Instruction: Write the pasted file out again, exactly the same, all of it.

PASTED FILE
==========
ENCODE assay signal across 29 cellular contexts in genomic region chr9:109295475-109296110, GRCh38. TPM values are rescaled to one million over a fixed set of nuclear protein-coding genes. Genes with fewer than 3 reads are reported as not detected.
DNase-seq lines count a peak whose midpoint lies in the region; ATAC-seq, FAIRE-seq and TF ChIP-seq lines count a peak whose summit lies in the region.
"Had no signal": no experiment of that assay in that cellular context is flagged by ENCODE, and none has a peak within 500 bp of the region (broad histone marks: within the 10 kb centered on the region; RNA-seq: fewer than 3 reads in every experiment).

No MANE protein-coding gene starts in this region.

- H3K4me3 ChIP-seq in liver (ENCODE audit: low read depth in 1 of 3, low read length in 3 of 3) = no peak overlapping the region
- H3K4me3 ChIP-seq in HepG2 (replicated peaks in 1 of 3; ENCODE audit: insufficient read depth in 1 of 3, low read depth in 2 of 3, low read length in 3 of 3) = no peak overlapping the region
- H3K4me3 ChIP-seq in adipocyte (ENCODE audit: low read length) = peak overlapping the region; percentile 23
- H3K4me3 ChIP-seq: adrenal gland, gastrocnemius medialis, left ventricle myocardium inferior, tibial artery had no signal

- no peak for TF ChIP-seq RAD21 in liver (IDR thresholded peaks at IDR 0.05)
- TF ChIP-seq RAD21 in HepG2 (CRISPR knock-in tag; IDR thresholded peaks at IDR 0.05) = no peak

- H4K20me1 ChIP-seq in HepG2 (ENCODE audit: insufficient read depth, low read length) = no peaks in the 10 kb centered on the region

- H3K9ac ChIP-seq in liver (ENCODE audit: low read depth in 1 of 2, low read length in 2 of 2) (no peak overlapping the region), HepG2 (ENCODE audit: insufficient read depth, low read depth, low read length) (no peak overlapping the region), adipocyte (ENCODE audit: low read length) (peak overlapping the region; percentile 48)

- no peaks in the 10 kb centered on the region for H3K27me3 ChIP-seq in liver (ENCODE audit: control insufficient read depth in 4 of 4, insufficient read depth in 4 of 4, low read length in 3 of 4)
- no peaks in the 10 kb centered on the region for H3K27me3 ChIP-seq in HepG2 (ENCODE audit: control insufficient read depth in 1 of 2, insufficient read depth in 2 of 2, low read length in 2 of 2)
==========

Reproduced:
ENCODE assay signal across 29 cellular contexts in genomic region chr9:109295475-109296110, GRCh38. TPM values are rescaled to one million over a fixed set of nuclear protein-coding genes. Genes with fewer than 3 reads are reported as not detected.
DNase-seq lines count a peak whose midpoint lies in the region; ATAC-seq, FAIRE-seq and TF ChIP-seq lines count a peak whose summit lies in the region.
"Had no signal": no experiment of that assay in that cellular context is flagged by ENCODE, and none has a peak within 500 bp of the region (broad histone marks: within the 10 kb centered on the region; RNA-seq: fewer than 3 reads in every experiment).

No MANE protein-coding gene starts in this region.

- H3K4me3 ChIP-seq in liver (ENCODE audit: low read depth in 1 of 3, low read length in 3 of 3) = no peak overlapping the region
- H3K4me3 ChIP-seq in HepG2 (replicated peaks in 1 of 3; ENCODE audit: insufficient read depth in 1 of 3, low read depth in 2 of 3, low read length in 3 of 3) = no peak overlapping the region
- H3K4me3 ChIP-seq in adipocyte (ENCODE audit: low read length) = peak overlapping the region; percentile 23
- H3K4me3 ChIP-seq: adrenal gland, gastrocnemius medialis, left ventricle myocardium inferior, tibial artery had no signal

- no peak for TF ChIP-seq RAD21 in liver (IDR thresholded peaks at IDR 0.05)
- TF ChIP-seq RAD21 in HepG2 (CRISPR knock-in tag; IDR thresholded peaks at IDR 0.05) = no peak

- H4K20me1 ChIP-seq in HepG2 (ENCODE audit: insufficient read depth, low read length) = no peaks in the 10 kb centered on the region

- H3K9ac ChIP-seq in liver (ENCODE audit: low read depth in 1 of 2, low read length in 2 of 2) (no peak overlapping the region), HepG2 (ENCODE audit: insufficient read depth, low read depth, low read length) (no peak overlapping the region), adipocyte (ENCODE audit: low read length) (peak overlapping the region; percentile 48)

- no peaks in the 10 kb centered on the region for H3K27me3 ChIP-seq in liver (ENCODE audit: control insufficient read depth in 4 of 4, insufficient read depth in 4 of 4, low read length in 3 of 4)
- no peaks in the 10 kb centered on the region for H3K27me3 ChIP-seq in HepG2 (ENCODE audit: control insufficient read depth in 1 of 2, insufficient read depth in 2 of 2, low read length in 2 of 2)